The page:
Friday, August 28, 2009

Edward Adams: Construction of Worlds and Group Boundaries

Edward Adams employs sociological, anthropological, and linguistic methods combined with traditional historical critical methods to focus on the way Paul’s discourse constructs the social world of its recipients. He notes that Paul’s letters ‘shape every aspect of their members’ social experience: the social identity, social relations, attitudes and modes of behaviour’ and that ‘language in various modes of discourse’ may ‘create, maintain, and change social identity’ (2000: 24-25). With regard to these two methodological commitments, I follow Adams’ approach. The social situation in Corinth is addressed, building on the work of Mary Douglas, in the context of weak group boundaries; he notes ‘strong group boundaries go hand in hand with strong group identity and group solidarity’ and ‘the lack of cohesion in the Corinthian church suggest porous boundaries’ (98). For Adams, Paul is seeking ‘to build up the boundaries…to engender in the congregation a clearer sense of its distinctive religious, moral, and social identity’ (102-3). While I am in significant agreement with Adams, especially with regard to the apocalyptic approach of Paul (169), it appears that the Corinthian Christ-followers actually had a strong sense of social identity with regard to the broader culture and thus the boundary marking that needed to occur was internal more than external, though it does not exclude the other option (211).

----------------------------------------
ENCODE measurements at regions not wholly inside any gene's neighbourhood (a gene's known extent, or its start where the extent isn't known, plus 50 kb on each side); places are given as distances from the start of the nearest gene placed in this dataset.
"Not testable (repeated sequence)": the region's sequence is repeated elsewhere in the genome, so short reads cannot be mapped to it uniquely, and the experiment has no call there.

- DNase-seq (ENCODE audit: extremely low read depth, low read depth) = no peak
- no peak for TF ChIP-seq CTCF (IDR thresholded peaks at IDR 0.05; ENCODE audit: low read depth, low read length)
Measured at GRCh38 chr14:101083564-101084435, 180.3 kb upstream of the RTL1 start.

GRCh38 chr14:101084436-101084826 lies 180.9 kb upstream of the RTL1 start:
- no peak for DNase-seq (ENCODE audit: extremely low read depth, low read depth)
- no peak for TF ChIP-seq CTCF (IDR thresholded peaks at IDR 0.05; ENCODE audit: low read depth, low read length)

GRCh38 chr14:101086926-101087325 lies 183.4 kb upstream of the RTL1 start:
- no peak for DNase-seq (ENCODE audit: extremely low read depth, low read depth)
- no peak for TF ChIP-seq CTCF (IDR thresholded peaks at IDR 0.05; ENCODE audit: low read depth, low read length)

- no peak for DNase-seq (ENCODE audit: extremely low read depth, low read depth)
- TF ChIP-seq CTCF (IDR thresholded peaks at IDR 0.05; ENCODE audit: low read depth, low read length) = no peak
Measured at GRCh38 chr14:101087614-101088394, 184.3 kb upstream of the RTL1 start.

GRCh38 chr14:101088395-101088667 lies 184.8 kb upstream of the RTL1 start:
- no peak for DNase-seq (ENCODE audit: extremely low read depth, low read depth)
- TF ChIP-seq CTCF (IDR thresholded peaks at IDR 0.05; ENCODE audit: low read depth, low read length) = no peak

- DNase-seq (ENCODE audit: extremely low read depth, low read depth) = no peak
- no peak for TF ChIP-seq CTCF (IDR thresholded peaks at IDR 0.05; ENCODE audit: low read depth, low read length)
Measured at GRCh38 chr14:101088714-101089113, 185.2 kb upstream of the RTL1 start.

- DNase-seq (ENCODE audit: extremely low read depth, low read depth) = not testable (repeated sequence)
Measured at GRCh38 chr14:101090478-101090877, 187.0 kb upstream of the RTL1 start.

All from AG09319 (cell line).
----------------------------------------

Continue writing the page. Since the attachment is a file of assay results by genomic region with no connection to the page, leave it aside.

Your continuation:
With regard to the emergence of Christ-movement identity in general, Adams builds on Barclay arguing that gentile converts ‘would have suffered a considerable loss of social identity’ (2000: 222). This understanding of the social situation in Galatia leads Adams to helpfully incorporate the research of Tajfel to understand the situation (223); my work seeks to apply the social identity framework to the situation in Corinth in order to understand how the social implications of the gospel were experienced in a setting quite different from Galatia or Rome. Tajfel and Turner’s work have been applied to Romans and Galatians by Esler (1998, 2003) because of the presence of ethnic issues in those letters; however, Tajfel and Turner may be used more broadly to address issues of social identity, of which ethnicity is but one component. Marohl has applied this to Hebrews because of the presence of ‘intergroup comparison’ in that letter (2008: 80).


Adams, E. 2000 Constructing the World A Study in Paul’s Cosmological Language. (SNTW; Edinburgh: T&T Clark).

Esler, P.F. 1998 Galatians (New Testament Readings; London: Routledge).

Esler, P.F. 2003 Conflict and Identity in Romans: The Social Setting of Paul’s Letter (Minneapolis: Fortress Press).

Marohl, M.J. 2007 Faithfulness and the Purpose of Hebrews: A Social Identity Approach (PrTMS, Eugene, OR: Pickwick Publications).

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